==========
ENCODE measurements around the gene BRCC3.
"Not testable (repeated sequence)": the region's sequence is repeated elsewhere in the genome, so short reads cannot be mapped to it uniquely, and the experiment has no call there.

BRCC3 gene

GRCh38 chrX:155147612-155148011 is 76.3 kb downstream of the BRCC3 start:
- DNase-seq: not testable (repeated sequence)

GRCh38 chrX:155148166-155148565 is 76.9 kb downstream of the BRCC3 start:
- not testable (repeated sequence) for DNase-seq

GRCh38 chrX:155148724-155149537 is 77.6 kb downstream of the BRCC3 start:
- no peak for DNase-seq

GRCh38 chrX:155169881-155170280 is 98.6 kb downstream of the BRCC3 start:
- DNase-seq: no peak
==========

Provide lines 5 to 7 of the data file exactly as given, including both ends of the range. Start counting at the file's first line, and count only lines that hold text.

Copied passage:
- DNase-seq: not testable (repeated sequence)

GRCh38 chrX:155148166-155148565 is 76.9 kb downstream of the BRCC3 start:
- not testable (repeated sequence) for DNase-seq